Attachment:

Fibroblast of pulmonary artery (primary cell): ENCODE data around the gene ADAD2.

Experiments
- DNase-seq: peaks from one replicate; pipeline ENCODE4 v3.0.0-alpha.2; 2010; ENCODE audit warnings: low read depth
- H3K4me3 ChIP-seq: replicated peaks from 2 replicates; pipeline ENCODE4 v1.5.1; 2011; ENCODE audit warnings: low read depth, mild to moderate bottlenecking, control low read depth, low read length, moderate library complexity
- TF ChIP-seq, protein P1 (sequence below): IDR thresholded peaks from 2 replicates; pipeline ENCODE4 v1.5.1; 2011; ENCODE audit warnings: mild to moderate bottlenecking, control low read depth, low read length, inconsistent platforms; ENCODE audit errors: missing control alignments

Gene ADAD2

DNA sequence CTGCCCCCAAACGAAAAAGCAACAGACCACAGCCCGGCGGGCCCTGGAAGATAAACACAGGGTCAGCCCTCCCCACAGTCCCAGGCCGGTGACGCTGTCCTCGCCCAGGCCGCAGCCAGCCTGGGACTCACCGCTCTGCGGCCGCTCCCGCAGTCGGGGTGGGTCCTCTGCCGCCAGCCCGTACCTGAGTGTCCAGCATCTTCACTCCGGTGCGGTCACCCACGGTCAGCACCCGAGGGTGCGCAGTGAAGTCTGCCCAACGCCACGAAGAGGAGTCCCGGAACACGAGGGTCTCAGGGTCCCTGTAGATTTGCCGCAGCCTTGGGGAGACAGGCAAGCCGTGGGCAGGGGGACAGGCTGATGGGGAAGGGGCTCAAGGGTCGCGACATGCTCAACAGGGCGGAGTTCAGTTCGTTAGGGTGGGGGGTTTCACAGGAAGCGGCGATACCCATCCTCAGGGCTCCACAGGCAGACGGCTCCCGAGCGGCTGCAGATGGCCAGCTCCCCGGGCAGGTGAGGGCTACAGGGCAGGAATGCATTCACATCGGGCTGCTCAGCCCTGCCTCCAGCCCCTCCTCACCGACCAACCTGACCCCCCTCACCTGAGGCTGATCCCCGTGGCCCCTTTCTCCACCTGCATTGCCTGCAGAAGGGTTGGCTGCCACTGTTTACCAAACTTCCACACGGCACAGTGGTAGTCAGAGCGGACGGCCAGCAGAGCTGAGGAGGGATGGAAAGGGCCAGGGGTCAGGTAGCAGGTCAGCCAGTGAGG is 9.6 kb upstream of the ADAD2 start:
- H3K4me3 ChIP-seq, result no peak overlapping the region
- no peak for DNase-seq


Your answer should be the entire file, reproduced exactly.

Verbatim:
Fibroblast of pulmonary artery (primary cell): ENCODE data around the gene ADAD2.

Experiments
- DNase-seq: peaks from one replicate; pipeline ENCODE4 v3.0.0-alpha.2; 2010; ENCODE audit warnings: low read depth
- H3K4me3 ChIP-seq: replicated peaks from 2 replicates; pipeline ENCODE4 v1.5.1; 2011; ENCODE audit warnings: low read depth, mild to moderate bottlenecking, control low read depth, low read length, moderate library complexity
- TF ChIP-seq, protein P1 (sequence below): IDR thresholded peaks from 2 replicates; pipeline ENCODE4 v1.5.1; 2011; ENCODE audit warnings: mild to moderate bottlenecking, control low read depth, low read length, inconsistent platforms; ENCODE audit errors: missing control alignments

Gene ADAD2

DNA sequence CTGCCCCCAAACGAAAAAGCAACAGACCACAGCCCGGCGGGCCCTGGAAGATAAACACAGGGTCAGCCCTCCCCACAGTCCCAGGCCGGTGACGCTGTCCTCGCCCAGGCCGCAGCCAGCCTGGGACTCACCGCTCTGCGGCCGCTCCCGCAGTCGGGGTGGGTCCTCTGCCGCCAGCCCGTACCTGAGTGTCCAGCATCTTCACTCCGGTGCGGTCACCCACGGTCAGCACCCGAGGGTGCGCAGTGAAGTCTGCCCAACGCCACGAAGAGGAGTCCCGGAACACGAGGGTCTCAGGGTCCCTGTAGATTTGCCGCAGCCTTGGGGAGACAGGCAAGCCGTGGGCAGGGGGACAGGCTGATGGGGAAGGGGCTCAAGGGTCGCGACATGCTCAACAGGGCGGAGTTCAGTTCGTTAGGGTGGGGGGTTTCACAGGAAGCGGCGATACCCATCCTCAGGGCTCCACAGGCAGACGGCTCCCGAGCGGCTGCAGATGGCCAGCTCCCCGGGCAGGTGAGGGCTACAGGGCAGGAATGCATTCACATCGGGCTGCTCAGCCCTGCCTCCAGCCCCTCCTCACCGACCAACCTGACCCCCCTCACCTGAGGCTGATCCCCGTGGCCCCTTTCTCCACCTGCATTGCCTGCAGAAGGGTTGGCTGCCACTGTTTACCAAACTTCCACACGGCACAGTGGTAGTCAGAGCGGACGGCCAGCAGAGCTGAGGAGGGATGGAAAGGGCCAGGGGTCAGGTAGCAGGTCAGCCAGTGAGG is 9.6 kb upstream of the ADAD2 start:
- H3K4me3 ChIP-seq, result no peak overlapping the region
- no peak for DNase-seq